Following the savings and loans crisis of the 1980s, Congress enacted the Financial Institutions Reform, Recovery, and Enforcement Act of 1989 (FIRREA). FIRREA reformed the savings and loans industry by restructuring its regulatory system, establishing stricter capital maintenance requirements, and creating new civil penalties for fraud within federally insured banks. Among its many actions, FIRREA abolished the Federal Home Loan Bank Board and established in its place the Federal Housing Finance Board (FHFB). FIRREA charged the FHFB with overseeing the eleven Federal Home Loan Banks, which represent the largest collective source of home mortgage credit in the United States. Additionally, FIRREA tasked Freddie Mac and Fannie Mae with additional responsibilities to support mortgages for low- and moderate-income families. FIRREA also authorized state housing finances agencies and non-profit entities to purchase mortgage-related assets.
The Home Ownership and Equity Protection Act of 1994 (HOEPA) was an attempt to address predatory practices in the home loan industry by providing borrowers with protections against loans with excessive fees and interest rates. HOEPA amended the Truth in Lending Act to establish new disclosure requirements and protections on certain closed-end mortgages that had rates or fees above a certain threshold. HOEPA defined a loan to be “high-cost” if a loan had an annual percentage rate 10% above the yield on a Treasury security with comparable maturity or had its total fees and points exceed $400, or 8% of the loan. From these triggers, HOEPA established protective provisions for high-cost home loans, including additional disclosure for borrowers, prohibition of prepayment penalties, prohibition of negative amortization, and the requirement that lenders determine a consumer’s ability to repay. The legislation further granted the Federal Reserve the power to adjust and enforce these triggers, as well as “discretionary regulatory authority.”
The Residential Mortgage Fraud Act established Article 20A of Chapter 14 of North Carolina General Statutes. This legislation defined residential mortgage fraud and declared such action a felony in North Carolina. By establishing mortgage fraud as a per se violation, this act sought to deter fraudulent behavior within the North Carolina mortgage market. Mortgage fraud is a major component of predatory lending behavior. Article 20A defined mortgage fraud as when a person knowingly makes or attempts to make a misstatement, misrepresentation, or omission within the mortgage lending process, so that a mortgage lender, mortgage broker, or borrower relies on this misinformation. This regulation applies to all mortgage lenders, including non-bank mortgage originators, brokers, and real estate professionals, as well as loan applicants. The North Carolina Commissioner of Banks, North Carolina Attorney General, and other parties may refer suspected violations of the law to the proper district attorney for prosecution.
Congress enacted The Housing and Economic Recovery Act of 2008 (HERA) as one set of measures to address the subprime mortgage crisis in 2008. HERA had the objective of restoring public confidence in Fannie Mae and Freddie Mac by strengthening regulations and supplying large amounts of credit to the mortgage market. The statute created a new regulator, the Federal Housing Finance Agency (FHFA), which put Fannie Mae and Freddie Mac under conservatorship the same year. HERA was composed of subtitle acts, including the Secure and Fair Enforcement for Mortgage Licensing Act of 2008 (SAFE Act) and the Federal Housing Administration (FHA) Modernization Act of 2008. The SAFE Act required all states to institute a mortgage loan originator licensing and registration system by August 2009. States were able to operate their own systems compliant with strict federal standards, or states could participate in the National Mortgage Licensing System and Registry. The SAFE Act intended to set a baseline of oversight and promote uniformity among licensing standards nationwide, as over the previous twenty years, licensing standards differed from state to state. The FHA Modernization Act of 2008 increased the FHA loan limit from 95% to 110% of area median home price. The act also required a 3.5% down payment on any FHA loan, while prohibiting seller-funded down payments. Lastly, HERA permitted the FHA to guarantee up to $300 billion of 30-year fixed-rate refinance loans up to 90% of appraised value for distressed borrowers.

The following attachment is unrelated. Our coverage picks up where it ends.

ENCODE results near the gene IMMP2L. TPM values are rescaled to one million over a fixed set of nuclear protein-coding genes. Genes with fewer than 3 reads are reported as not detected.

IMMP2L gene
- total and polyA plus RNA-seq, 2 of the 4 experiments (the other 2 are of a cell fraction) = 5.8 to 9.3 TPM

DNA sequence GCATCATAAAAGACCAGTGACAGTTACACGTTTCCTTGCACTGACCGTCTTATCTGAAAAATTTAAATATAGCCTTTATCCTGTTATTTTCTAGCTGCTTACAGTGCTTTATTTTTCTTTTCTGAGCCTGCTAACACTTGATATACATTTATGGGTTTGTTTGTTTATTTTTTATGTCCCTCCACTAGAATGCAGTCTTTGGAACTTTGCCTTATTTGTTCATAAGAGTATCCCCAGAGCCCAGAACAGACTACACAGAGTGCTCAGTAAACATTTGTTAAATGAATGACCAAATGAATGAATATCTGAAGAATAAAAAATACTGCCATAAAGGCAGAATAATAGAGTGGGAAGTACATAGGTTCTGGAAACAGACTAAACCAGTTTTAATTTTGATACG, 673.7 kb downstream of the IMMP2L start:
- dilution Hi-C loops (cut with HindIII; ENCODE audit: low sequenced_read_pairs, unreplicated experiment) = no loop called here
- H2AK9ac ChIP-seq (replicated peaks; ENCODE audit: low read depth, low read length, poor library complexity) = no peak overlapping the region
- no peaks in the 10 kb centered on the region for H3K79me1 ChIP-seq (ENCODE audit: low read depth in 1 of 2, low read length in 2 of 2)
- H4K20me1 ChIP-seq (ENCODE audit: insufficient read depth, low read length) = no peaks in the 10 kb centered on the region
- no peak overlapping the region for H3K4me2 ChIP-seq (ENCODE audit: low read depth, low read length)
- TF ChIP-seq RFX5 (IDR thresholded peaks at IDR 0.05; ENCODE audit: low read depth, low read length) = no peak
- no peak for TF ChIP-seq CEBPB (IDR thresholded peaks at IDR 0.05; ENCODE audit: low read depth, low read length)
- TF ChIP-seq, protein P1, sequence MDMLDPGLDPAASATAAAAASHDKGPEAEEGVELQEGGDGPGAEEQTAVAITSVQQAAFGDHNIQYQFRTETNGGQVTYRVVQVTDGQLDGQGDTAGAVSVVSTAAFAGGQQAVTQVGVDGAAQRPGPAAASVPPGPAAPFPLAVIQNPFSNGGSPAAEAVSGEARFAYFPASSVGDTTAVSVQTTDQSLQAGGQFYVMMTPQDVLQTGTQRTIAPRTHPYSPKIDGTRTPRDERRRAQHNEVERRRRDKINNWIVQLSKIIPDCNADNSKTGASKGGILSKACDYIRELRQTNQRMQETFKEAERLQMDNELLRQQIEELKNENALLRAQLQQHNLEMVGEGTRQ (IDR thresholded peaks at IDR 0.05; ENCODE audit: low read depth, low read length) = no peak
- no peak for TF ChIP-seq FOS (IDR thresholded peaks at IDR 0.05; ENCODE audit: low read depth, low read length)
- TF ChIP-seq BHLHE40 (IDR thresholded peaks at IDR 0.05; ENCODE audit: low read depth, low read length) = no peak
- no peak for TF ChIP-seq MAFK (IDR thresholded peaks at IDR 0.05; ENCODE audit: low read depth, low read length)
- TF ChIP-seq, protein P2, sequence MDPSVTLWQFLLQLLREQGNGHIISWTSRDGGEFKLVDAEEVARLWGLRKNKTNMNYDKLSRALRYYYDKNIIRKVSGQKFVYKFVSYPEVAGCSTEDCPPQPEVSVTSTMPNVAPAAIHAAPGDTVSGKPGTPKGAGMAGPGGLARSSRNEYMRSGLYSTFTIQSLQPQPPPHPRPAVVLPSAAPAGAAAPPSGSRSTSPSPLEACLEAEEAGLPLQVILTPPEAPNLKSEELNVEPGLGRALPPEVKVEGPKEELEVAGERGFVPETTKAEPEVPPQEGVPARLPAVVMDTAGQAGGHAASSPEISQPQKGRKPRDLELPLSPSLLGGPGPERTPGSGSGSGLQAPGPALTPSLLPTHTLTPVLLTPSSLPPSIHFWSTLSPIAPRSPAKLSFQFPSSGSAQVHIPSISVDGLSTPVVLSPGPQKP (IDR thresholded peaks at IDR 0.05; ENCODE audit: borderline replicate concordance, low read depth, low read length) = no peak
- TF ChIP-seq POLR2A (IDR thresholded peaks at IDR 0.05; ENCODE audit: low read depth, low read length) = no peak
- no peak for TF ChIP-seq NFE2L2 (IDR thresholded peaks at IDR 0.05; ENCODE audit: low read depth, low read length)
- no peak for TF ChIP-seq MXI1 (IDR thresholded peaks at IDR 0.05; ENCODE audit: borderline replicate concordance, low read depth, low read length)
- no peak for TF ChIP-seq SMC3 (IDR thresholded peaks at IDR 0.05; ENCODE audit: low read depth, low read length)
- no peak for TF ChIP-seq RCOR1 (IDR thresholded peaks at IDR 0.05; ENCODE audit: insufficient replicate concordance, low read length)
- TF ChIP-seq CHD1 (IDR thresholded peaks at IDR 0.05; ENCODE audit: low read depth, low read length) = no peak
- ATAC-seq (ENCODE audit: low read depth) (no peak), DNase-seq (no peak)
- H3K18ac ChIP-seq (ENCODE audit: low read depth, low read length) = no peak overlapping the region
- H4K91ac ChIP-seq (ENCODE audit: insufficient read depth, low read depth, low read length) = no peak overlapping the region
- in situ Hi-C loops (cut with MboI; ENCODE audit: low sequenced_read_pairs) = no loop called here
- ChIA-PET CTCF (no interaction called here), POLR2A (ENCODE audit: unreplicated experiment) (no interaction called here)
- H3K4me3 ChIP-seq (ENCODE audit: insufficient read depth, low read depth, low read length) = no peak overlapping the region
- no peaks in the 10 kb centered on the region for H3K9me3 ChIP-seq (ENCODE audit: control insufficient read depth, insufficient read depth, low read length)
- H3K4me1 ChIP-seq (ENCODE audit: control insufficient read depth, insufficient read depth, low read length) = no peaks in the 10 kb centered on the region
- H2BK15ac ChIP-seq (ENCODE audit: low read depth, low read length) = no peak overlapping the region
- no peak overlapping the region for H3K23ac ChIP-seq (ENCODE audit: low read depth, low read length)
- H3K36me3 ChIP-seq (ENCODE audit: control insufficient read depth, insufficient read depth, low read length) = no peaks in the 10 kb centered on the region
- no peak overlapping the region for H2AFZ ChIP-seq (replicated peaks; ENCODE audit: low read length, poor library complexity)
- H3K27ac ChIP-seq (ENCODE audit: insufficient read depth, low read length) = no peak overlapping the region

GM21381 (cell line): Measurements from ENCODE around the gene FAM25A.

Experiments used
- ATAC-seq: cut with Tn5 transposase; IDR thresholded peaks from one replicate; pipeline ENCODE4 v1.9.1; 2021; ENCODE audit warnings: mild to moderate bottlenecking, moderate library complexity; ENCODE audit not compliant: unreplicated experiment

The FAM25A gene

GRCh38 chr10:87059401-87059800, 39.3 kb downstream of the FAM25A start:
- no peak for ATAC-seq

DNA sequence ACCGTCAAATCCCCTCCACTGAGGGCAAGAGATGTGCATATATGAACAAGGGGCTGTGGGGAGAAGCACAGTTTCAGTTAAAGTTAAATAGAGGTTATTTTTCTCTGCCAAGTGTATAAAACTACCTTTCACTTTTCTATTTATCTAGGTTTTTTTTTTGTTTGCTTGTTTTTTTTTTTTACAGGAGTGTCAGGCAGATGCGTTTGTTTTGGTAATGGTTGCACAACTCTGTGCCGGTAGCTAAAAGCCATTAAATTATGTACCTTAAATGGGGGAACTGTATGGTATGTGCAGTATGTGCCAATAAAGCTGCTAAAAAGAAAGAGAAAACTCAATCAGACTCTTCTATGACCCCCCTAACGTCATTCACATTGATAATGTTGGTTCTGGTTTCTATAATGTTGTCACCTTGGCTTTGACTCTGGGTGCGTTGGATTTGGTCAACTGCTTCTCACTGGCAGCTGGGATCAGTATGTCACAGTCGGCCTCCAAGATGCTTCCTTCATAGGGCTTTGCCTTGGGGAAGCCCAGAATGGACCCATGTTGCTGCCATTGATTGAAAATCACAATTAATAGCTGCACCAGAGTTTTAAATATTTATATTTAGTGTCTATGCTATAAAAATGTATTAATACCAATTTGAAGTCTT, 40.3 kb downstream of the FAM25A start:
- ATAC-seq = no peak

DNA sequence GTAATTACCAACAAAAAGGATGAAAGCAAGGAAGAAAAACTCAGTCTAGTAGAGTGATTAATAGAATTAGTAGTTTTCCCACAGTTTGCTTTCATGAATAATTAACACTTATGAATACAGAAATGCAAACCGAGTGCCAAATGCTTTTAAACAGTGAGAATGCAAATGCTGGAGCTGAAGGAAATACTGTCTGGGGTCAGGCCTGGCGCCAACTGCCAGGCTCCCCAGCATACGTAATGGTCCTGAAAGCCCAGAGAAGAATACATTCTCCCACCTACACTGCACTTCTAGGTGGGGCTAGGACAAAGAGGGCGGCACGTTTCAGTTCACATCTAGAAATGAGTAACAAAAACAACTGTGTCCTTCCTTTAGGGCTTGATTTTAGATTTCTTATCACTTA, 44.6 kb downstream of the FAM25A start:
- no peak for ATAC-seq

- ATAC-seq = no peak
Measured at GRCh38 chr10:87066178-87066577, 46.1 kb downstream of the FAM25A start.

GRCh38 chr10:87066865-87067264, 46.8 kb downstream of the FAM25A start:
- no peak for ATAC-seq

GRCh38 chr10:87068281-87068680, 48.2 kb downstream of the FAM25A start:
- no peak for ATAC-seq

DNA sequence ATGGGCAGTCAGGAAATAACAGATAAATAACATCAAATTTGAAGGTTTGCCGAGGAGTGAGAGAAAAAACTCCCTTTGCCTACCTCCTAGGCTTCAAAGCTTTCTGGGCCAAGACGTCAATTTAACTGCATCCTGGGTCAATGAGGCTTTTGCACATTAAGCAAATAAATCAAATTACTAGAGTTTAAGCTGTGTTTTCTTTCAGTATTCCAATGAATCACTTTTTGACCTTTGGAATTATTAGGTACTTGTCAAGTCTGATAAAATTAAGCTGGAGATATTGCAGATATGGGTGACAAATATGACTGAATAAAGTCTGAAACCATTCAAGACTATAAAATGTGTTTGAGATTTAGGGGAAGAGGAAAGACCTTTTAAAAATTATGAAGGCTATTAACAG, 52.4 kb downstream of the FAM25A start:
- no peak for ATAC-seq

The Dodd-Frank Wall Street Reform and Consumer Protection Act (Dodd-Frank) remains the most well-known legislation enacted in the wake of the 2008 Financial Crisis, and reformed nearly all aspects of financial sector regulation. Among its many provisions, Dodd-Frank established the Consumer Financial Protection Bureau (CFPB) as a new federal agency. The CFPB has the responsibility of protecting consumers against predatory lending and helping borrowers make informed credit transactions. Title XIV of Dodd-Frank, known as the Mortgage Reform and Anti-Predatory Lending Act, focused on standardizing data collection for loan underwriting, while imposing obligations on mortgage originators to lend more carefully to borrowers. This section established national underwriting standards for residential loans, such as the ability to repay rule, and amended the Truth in Lending Act (TILA) to transfer rule-making authority regarding TILA from the Federal Reserve Board to the CFPB.